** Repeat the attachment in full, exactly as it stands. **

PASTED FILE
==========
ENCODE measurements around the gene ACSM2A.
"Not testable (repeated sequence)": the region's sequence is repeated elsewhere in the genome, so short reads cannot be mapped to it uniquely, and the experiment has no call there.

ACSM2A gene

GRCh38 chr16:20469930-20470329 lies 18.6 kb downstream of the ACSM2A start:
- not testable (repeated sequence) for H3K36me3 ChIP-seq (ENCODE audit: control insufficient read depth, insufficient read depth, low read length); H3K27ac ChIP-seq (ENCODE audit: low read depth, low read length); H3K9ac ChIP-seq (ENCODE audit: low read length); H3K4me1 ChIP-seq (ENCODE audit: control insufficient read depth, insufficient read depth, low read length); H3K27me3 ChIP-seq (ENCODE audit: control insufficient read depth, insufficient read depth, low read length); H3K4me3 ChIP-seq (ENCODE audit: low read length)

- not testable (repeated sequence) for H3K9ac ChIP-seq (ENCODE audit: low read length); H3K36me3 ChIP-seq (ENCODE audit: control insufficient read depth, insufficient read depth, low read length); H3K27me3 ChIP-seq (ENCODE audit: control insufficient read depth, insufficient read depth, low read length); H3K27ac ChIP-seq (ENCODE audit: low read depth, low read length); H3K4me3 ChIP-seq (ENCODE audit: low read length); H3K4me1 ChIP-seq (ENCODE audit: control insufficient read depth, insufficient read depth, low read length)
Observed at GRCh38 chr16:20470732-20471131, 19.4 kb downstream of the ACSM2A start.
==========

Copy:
ENCODE measurements around the gene ACSM2A.
"Not testable (repeated sequence)": the region's sequence is repeated elsewhere in the genome, so short reads cannot be mapped to it uniquely, and the experiment has no call there.

ACSM2A gene

GRCh38 chr16:20469930-20470329 lies 18.6 kb downstream of the ACSM2A start:
- not testable (repeated sequence) for H3K36me3 ChIP-seq (ENCODE audit: control insufficient read depth, insufficient read depth, low read length); H3K27ac ChIP-seq (ENCODE audit: low read depth, low read length); H3K9ac ChIP-seq (ENCODE audit: low read length); H3K4me1 ChIP-seq (ENCODE audit: control insufficient read depth, insufficient read depth, low read length); H3K27me3 ChIP-seq (ENCODE audit: control insufficient read depth, insufficient read depth, low read length); H3K4me3 ChIP-seq (ENCODE audit: low read length)

- not testable (repeated sequence) for H3K9ac ChIP-seq (ENCODE audit: low read length); H3K36me3 ChIP-seq (ENCODE audit: control insufficient read depth, insufficient read depth, low read length); H3K27me3 ChIP-seq (ENCODE audit: control insufficient read depth, insufficient read depth, low read length); H3K27ac ChIP-seq (ENCODE audit: low read depth, low read length); H3K4me3 ChIP-seq (ENCODE audit: low read length); H3K4me1 ChIP-seq (ENCODE audit: control insufficient read depth, insufficient read depth, low read length)
Observed at GRCh38 chr16:20470732-20471131, 19.4 kb downstream of the ACSM2A start.